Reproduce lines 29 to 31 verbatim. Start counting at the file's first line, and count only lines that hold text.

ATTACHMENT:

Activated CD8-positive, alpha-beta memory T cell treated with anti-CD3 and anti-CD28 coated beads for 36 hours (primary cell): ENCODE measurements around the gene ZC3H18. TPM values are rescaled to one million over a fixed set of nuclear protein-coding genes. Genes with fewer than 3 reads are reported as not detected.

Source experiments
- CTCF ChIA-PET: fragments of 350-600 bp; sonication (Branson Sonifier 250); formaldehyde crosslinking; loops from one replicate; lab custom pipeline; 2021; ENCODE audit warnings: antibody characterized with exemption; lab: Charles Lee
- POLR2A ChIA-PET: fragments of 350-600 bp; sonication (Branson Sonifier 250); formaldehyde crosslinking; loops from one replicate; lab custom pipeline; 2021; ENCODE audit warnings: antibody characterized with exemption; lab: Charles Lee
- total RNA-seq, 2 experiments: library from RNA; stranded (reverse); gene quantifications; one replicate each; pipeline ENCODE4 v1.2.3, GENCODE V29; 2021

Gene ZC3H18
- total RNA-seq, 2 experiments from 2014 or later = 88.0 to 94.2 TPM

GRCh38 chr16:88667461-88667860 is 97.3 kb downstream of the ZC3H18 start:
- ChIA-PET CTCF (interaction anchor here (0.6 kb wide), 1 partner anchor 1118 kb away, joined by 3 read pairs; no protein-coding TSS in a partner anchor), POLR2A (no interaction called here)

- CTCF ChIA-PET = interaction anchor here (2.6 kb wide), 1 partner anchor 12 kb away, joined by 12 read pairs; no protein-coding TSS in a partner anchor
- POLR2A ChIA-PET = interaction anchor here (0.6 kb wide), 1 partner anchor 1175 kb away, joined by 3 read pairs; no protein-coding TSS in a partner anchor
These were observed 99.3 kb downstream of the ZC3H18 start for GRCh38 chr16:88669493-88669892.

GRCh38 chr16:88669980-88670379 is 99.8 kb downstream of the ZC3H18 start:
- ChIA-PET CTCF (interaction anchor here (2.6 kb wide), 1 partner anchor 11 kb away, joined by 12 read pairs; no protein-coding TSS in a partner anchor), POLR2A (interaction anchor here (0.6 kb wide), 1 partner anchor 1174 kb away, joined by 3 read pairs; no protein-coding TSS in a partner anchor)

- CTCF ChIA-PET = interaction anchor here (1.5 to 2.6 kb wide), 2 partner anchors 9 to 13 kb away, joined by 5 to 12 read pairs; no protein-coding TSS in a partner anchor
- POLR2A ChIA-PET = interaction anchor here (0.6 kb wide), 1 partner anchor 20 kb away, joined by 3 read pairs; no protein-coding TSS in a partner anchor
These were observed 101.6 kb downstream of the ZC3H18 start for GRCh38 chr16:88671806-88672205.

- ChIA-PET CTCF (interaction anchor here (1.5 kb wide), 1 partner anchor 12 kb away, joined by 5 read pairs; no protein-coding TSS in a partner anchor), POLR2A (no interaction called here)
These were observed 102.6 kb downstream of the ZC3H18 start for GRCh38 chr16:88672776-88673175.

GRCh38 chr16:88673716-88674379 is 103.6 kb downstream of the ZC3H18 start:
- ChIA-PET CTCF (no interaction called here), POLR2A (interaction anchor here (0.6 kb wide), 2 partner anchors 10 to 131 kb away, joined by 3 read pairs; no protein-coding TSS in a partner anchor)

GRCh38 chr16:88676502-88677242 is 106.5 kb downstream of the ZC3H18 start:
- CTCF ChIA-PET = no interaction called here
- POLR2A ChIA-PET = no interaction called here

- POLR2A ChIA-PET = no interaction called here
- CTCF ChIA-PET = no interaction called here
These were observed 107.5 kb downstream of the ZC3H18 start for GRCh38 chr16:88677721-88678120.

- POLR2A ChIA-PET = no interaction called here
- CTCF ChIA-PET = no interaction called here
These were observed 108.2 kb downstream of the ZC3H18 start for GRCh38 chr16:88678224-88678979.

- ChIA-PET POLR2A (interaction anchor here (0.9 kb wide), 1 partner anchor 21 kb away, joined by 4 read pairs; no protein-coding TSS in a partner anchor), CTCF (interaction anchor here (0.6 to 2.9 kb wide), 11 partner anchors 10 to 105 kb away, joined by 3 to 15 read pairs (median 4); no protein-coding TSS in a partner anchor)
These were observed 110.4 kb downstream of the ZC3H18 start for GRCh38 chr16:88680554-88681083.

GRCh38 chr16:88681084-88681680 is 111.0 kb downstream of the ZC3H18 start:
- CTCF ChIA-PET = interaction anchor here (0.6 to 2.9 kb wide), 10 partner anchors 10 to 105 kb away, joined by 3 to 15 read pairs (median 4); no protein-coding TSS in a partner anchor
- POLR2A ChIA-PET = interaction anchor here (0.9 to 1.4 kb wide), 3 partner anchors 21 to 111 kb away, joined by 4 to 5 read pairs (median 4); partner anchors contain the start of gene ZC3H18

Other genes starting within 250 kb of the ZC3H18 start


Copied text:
- CTCF ChIA-PET = no interaction called here
These were observed 108.2 kb downstream of the ZC3H18 start for GRCh38 chr16:88678224-88678979.

- ChIA-PET POLR2A (interaction anchor here (0.9 kb wide), 1 partner anchor 21 kb away, joined by 4 read pairs; no protein-coding TSS in a partner anchor), CTCF (interaction anchor here (0.6 to 2.9 kb wide), 11 partner anchors 10 to 105 kb away, joined by 3 to 15 read pairs (median 4); no protein-coding TSS in a partner anchor)